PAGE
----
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Our youth go about begging for money when they can actually make that money working for something. So, its been use of lack of opportunity and will power for our people to project them into the business. My major focus will actually be on youth empowerment. You have less problem with having thieves all around the country.


Your view about Oyo state government’s decision to review Olubadan chieftaincy arrangement?

Its a welcome development. It is something I have been praying for and I can say may be it is prayer well answered. I think we need to review the status.

I know its very traditional and I might not been too much on the tradition but I can say Ooni of IFE today, his father is still alive while he is still the king. Yes, we need the father figure, the elderly to be behind us, but we need more vibrant Youths to hold key positions, so its a welcome development by the government.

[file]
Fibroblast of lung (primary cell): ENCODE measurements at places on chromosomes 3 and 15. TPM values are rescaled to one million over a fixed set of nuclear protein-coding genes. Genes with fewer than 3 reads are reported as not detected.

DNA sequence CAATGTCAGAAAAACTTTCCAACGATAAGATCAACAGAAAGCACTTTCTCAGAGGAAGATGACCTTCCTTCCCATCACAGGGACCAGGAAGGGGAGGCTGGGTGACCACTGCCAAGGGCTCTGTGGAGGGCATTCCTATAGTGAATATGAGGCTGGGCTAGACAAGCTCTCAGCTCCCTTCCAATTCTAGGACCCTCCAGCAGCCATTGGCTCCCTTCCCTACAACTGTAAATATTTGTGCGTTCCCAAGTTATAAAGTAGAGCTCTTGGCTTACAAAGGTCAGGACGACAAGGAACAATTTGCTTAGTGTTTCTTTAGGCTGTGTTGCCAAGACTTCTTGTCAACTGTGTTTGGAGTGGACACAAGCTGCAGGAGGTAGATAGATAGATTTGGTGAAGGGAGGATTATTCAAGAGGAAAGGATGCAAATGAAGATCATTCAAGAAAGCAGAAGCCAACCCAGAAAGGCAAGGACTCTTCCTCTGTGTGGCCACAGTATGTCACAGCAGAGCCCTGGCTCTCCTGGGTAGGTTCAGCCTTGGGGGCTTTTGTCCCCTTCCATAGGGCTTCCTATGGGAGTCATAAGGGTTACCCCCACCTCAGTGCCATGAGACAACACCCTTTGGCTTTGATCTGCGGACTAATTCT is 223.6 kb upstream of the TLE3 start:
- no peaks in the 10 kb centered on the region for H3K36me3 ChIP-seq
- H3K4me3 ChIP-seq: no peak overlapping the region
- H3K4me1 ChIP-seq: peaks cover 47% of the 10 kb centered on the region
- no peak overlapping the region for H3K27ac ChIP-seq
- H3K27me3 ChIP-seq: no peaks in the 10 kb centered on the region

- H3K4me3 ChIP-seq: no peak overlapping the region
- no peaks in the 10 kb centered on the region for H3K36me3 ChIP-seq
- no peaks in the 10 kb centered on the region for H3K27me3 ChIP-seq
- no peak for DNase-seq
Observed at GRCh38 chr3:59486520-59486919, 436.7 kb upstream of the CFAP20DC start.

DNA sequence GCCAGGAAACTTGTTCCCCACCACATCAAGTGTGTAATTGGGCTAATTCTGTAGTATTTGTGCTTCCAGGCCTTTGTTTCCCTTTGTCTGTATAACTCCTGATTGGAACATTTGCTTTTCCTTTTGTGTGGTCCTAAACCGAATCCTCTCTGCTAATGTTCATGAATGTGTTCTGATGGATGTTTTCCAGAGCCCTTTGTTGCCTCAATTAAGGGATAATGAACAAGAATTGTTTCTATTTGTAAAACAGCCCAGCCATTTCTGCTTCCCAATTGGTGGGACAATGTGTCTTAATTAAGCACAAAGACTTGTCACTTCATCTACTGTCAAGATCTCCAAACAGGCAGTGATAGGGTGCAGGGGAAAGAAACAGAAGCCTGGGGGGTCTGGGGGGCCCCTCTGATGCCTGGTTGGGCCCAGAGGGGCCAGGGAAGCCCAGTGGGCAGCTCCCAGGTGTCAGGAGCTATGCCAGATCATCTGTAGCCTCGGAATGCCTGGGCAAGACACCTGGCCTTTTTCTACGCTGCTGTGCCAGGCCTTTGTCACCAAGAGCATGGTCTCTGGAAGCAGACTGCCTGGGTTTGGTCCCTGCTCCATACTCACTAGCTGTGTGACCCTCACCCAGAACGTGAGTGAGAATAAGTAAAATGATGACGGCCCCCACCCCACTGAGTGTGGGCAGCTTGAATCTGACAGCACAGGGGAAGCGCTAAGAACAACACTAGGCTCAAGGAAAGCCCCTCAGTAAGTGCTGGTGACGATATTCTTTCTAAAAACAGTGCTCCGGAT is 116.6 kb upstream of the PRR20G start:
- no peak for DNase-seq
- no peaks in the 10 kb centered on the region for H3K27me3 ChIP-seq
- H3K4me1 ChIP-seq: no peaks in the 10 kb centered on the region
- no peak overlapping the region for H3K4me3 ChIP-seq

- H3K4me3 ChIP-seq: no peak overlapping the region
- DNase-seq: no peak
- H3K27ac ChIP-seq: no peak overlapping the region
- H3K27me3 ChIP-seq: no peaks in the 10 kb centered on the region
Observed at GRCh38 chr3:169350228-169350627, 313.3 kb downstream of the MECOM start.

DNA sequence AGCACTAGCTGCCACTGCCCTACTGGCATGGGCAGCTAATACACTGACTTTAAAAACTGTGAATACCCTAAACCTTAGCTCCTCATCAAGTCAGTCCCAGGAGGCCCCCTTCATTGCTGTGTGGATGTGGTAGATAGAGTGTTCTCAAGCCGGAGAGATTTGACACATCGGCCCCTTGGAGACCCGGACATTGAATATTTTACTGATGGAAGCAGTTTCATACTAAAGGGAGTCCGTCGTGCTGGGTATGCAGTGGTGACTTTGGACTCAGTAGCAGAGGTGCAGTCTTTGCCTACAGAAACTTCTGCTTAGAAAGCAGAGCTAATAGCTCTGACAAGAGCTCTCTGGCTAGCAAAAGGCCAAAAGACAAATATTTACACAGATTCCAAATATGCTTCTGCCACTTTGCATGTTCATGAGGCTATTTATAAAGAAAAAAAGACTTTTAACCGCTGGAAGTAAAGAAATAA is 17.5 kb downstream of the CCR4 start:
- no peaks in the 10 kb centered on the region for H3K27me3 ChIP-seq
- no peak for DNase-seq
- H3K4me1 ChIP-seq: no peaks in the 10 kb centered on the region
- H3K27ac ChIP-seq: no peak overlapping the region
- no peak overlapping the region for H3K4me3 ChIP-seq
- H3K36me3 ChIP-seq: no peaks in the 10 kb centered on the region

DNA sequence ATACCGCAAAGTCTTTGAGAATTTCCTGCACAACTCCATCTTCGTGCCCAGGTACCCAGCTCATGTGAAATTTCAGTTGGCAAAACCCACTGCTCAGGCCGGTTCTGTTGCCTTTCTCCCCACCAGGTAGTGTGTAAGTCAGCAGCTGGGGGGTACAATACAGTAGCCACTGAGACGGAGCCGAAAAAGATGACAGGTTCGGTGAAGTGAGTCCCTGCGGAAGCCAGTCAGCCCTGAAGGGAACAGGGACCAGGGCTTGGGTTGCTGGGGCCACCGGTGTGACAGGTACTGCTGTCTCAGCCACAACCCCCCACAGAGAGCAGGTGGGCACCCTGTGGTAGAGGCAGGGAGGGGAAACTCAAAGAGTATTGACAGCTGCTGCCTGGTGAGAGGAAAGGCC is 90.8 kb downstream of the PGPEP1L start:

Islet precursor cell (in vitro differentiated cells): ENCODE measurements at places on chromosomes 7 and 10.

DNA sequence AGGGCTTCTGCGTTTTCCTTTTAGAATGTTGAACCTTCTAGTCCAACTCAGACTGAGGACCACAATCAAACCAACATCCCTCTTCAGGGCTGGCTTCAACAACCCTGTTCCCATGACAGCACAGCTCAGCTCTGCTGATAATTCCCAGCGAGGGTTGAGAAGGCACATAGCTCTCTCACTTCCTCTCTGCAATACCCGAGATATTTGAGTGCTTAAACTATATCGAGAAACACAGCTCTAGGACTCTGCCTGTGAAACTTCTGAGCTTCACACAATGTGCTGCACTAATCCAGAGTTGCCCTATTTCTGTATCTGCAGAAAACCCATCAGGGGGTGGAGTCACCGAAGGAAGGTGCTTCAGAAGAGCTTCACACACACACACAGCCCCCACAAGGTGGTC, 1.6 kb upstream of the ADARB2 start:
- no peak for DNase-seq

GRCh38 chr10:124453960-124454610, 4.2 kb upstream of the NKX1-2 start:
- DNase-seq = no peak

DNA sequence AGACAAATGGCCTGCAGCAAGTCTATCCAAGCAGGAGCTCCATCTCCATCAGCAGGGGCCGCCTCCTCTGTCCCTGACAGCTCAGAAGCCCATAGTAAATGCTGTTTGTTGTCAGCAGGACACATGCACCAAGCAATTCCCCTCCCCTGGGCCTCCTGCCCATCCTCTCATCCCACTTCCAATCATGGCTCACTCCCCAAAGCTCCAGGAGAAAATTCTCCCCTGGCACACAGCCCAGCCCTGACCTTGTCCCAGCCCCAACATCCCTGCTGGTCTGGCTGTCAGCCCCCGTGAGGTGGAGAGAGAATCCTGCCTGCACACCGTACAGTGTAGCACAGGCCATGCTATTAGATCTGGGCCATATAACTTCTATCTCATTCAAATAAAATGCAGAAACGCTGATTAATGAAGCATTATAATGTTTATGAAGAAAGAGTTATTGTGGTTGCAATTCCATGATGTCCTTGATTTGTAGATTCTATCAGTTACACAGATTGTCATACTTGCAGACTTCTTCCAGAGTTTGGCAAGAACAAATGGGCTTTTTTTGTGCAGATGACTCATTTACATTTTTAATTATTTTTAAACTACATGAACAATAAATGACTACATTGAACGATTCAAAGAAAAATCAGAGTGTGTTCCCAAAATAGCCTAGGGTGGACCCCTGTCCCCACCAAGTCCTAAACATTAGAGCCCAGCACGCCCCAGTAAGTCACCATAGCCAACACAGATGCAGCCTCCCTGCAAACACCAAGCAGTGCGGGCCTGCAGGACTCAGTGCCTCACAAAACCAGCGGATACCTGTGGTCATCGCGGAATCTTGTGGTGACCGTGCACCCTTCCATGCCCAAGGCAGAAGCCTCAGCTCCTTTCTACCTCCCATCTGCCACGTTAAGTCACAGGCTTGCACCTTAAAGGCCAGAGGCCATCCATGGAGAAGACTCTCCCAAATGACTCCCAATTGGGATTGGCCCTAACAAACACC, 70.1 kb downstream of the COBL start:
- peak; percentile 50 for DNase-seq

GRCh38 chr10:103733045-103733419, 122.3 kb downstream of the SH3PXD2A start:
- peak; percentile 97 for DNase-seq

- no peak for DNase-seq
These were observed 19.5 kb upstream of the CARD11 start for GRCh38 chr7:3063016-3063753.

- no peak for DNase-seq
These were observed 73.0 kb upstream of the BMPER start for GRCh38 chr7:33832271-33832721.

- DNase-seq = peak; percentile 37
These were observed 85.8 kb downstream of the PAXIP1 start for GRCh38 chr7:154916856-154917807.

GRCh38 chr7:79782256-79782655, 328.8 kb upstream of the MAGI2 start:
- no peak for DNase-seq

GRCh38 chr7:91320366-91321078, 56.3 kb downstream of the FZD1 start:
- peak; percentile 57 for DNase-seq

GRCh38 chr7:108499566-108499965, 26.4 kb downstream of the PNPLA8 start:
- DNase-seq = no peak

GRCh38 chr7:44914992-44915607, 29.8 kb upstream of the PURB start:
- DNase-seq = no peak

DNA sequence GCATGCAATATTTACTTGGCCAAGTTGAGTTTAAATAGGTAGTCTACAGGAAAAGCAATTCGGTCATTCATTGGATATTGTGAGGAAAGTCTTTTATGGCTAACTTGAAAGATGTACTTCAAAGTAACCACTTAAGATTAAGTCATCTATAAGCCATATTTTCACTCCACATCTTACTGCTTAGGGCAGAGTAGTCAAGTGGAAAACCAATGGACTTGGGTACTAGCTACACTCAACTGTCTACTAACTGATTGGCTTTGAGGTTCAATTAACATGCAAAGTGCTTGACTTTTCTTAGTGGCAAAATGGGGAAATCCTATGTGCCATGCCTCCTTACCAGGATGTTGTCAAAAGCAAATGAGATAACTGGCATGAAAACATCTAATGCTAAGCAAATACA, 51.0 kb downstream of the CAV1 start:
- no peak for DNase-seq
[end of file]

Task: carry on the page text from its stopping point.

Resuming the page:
‘In today’s Christianity, we are religious, not spiritual’



Prophet Olumayowa Ayobami Gbadero is the visionary of the Sanctuary of God for Salvation and Fruitfulness Ministries. In this interview with OLAIDE SOKOYA, he speaks on passion for the liberation of the country and his vision for Christianity in the country.


What is your take on the many challenges facing the country?

Going by the many challenges in the country and concurrent calamities in the society, no one can claim he or she is satisfied. I think the main issue is the problem of leadership; our leadership system is bad. Many that are in the leadership position of the country don’t have the mind of God. They are not doing things as if they will give account to God. They would say different things when they were aspiring for positions and act differently when they are in power and this has caused a serious problem, especially for the younger generation.